Working to make government more effective


Dominic Cummings' plan to ‘shake up’ Cabinet committees is positive – but not without problems

The government hasn't found the perfect formula for the structure of cabinet committees just yet

The success of last year’s Brexit Cabinet committees has reportedly inspired the government to make big changes to the Cabinet committee structure, but Joe Owen argues that it hasn’t yet found the perfect formula.

The Cabinet committee structure is the latest piece of Whitehall machinery to find itself in Number 10’s crosshairs.

Cabinet committees have been around in some form or another for over 100 years. They allow groups of relevant ministers to take decision on specific policy areas and drive activity on government priorities through collective agreement. At that formal level, they work. But beyond that, there is little evidence that traditional Cabinet committees drive quality decision making on difficult issues, break down Whitehall’s infamous silos or ensure that policy ideas are turned into effective delivery.

Every prime minister wrestles with how to get more out these committees, and this administration is no different. Its reported plan is for a structural ‘overhaul’ based on COBRA and the XO (Exit Operations) committee, which was used to drive Brexit no-deal planning under Boris Johnson. But there are limitations on how far that approach can be extended to the whole range of issues government must address.

The Brexit ‘XO’ committee is a model worth replicating

In July 2019, Boris Johnson gave responsibility for ‘Brexit readiness’ to Michael Gove in his new role as chancellor of the Duchy of Lancaster. To marshal preparedness across nearly every government department, Gove used the newly created XO committee.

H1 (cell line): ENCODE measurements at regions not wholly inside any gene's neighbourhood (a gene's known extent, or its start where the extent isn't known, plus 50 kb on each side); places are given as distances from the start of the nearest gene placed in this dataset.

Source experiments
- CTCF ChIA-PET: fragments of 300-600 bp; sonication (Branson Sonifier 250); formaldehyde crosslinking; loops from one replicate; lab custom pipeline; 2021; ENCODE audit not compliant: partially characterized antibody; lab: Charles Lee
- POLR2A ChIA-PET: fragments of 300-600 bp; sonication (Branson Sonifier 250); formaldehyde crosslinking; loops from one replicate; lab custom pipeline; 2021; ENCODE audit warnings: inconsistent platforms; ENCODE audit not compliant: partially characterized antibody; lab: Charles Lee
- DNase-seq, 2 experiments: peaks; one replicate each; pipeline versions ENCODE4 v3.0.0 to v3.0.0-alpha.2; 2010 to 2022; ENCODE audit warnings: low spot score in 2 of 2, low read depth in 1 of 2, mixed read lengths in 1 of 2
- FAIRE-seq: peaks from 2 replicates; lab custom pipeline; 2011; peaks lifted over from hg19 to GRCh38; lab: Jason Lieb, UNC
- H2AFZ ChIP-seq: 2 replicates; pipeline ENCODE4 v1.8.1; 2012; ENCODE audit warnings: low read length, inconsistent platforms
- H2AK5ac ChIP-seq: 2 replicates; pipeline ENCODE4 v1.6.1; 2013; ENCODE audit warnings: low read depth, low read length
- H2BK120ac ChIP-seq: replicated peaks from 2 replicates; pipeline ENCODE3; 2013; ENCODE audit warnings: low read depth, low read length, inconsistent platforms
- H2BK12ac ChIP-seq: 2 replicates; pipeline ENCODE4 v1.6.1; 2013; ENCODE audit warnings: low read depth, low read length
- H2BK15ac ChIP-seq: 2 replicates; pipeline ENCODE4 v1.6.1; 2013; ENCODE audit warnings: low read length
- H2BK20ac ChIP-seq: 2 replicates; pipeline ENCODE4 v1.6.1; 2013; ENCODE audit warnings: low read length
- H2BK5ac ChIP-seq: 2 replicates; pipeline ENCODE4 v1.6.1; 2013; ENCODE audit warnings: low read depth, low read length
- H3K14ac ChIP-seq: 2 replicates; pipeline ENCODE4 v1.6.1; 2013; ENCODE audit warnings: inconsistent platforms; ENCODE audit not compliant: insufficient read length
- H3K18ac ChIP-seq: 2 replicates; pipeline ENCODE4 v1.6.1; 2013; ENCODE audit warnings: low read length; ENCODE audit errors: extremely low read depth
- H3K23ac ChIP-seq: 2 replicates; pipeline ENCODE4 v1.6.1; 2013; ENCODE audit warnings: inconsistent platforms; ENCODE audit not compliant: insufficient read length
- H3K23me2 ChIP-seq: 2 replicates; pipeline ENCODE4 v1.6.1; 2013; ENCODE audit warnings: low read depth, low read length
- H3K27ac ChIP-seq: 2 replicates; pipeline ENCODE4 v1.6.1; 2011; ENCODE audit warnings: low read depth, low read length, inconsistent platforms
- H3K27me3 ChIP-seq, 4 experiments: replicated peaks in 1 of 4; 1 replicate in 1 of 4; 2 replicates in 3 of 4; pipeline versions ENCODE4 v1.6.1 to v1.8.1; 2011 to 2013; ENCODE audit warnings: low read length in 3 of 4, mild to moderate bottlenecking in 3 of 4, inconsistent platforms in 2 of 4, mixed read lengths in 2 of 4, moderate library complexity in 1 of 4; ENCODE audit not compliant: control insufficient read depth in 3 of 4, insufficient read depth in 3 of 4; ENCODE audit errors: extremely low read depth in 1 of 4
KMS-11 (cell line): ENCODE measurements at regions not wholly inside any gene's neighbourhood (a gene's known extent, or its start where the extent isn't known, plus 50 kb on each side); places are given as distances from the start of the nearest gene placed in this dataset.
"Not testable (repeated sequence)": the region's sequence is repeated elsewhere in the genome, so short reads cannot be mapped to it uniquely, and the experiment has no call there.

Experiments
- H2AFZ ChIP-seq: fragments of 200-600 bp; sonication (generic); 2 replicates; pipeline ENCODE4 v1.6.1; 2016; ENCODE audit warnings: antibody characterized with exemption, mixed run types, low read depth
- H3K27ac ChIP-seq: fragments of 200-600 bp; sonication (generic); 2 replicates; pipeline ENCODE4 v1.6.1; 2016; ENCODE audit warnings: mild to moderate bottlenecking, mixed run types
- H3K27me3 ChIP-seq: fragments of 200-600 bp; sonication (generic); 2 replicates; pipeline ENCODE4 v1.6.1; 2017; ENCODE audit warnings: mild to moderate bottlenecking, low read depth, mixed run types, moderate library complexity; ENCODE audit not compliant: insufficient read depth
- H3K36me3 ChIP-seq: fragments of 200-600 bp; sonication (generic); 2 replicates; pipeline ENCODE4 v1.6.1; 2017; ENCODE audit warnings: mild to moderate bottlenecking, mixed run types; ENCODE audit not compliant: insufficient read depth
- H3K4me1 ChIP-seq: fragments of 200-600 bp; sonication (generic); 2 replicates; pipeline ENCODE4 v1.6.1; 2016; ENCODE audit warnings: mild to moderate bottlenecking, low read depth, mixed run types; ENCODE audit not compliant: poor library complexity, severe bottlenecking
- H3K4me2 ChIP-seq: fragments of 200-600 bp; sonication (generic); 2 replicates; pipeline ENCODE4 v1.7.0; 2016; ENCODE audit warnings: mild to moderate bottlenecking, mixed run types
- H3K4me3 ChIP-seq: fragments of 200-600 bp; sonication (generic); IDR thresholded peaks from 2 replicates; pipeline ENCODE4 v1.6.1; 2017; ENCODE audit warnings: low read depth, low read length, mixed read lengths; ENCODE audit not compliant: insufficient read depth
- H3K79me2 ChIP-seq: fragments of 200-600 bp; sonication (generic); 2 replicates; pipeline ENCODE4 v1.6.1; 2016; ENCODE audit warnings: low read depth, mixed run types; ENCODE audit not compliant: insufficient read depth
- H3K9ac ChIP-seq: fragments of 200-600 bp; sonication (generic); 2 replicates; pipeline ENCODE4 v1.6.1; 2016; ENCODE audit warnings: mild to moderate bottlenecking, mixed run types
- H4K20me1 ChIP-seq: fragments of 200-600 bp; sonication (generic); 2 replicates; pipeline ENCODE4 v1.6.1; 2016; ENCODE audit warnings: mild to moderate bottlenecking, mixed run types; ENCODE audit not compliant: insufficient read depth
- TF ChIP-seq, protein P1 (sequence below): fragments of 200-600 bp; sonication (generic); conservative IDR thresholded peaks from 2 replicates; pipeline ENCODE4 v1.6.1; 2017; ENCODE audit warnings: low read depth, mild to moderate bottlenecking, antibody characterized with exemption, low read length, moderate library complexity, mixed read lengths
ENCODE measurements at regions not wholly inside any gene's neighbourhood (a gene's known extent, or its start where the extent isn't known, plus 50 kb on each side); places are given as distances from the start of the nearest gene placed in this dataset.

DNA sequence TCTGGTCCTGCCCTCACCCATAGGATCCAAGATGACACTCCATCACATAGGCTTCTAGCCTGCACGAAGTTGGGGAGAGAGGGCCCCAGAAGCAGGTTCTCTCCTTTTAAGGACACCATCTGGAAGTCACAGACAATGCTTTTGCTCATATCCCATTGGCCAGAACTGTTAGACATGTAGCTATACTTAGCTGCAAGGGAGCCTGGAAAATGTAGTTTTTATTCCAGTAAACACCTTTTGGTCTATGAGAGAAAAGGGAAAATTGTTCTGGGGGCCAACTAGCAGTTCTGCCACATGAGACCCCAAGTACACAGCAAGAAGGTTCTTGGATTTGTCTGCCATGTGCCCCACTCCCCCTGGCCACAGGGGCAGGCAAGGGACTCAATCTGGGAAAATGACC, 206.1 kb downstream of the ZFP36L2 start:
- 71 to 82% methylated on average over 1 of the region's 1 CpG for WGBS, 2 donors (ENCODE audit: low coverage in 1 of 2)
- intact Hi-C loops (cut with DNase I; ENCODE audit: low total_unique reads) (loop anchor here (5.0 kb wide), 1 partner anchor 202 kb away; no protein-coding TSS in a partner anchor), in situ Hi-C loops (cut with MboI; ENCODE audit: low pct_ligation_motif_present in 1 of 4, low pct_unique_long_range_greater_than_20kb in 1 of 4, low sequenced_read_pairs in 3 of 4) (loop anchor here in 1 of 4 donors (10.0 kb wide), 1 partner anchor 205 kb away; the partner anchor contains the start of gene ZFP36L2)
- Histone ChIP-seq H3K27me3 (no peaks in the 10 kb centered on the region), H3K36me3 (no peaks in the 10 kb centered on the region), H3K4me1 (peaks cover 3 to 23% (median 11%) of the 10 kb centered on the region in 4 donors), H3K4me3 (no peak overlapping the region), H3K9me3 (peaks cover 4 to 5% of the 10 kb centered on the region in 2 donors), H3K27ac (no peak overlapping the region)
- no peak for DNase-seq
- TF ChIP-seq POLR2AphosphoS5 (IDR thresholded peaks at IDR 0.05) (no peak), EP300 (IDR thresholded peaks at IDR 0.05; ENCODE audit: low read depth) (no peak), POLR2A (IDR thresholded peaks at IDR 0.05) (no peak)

Built on the National Security Council approach of involving officials and relevant secretaries of state, the XO committee took over work that had been done less successfully in the DExEU-chaired 'inter-ministerial groups' – which were deliberately placed outside normal Cabinet structures.

The high frequency, operations-focused meeting largely reflected Gove’s experience of preparing for no deal when secretary of state at the Department for Environment, Food and Rural Affairs and his frustrations with central co-ordination of no deal under Theresa May. XO met daily to thrash through a rolling list of issues, make decisions and conduct deep dives into specific areas – giving the centre and Number 10 a firm grip on delivery.

A big reason for XO’s success were the people around the table. The divisions that drove the political paralysis under May were gone – the ministers present were eager to prove their commitment to the new boss and were all signed up to the same agenda. By meeting so regularly and covering such details, they built a level of understanding and engagement that Cabinet committees rarely achieve. In Gove, it had a chair with the authority to crash heads together – and with Dominic Cummings present, the prime minister’s presence loomed large.

Finally, by giving officials a seat at the table, rather than have them sit silently at the back, ministers were able to draw on their analysis and expertise throughout the meeting.